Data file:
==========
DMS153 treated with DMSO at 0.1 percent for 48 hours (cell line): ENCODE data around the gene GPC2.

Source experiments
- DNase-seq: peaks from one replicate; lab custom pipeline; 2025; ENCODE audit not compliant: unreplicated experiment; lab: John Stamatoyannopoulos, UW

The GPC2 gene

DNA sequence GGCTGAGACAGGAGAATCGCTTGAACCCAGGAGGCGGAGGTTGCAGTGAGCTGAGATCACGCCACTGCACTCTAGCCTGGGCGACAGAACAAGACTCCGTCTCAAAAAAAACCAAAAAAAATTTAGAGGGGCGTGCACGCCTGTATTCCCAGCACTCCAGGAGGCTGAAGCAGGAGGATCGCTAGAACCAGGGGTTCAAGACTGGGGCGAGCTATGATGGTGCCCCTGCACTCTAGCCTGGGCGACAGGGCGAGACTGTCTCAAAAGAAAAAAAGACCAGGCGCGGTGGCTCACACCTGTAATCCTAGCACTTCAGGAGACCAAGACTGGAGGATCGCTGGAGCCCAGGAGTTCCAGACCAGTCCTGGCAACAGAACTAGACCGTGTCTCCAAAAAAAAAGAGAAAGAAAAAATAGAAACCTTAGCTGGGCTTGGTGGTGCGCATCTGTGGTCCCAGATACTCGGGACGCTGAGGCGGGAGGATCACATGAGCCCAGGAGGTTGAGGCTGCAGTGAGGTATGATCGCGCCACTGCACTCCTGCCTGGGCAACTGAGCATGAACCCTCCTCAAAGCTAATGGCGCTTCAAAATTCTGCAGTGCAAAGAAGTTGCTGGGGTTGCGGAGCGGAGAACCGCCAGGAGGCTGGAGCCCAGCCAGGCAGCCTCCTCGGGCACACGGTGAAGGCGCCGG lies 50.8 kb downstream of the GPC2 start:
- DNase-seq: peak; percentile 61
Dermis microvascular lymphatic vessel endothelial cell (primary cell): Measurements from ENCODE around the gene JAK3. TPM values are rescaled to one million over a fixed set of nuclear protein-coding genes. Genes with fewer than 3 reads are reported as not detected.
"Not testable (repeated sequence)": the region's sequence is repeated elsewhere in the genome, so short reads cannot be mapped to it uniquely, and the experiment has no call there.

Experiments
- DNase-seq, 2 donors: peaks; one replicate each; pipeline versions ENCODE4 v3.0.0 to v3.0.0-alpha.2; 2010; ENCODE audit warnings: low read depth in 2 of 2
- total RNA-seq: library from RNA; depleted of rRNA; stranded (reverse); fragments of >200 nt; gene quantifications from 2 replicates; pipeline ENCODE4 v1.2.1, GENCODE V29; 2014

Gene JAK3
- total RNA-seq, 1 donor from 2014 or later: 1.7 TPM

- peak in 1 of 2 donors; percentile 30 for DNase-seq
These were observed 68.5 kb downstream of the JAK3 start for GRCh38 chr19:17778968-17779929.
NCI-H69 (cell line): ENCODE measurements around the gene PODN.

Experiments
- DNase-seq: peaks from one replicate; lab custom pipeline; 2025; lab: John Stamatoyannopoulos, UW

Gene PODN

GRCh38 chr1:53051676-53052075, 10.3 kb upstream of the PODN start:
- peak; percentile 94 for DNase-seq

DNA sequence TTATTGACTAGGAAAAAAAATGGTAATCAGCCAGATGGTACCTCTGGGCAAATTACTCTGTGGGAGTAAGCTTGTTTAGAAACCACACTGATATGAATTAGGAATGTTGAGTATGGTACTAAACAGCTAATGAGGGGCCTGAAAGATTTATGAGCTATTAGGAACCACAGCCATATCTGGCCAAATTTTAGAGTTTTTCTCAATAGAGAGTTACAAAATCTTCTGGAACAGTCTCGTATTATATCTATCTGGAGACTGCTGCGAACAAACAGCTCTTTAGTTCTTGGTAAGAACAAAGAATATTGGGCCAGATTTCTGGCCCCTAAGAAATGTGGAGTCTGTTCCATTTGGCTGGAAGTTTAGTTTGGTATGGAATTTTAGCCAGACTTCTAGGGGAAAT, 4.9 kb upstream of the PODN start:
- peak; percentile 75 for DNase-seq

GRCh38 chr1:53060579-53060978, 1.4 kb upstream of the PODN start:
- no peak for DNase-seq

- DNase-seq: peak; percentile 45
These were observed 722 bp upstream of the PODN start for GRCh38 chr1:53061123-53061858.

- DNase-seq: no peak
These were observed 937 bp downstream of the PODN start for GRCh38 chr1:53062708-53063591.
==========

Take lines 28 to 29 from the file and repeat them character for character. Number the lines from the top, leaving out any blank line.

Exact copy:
- DNase-seq: no peak
These were observed 937 bp downstream of the PODN start for GRCh38 chr1:53062708-53063591.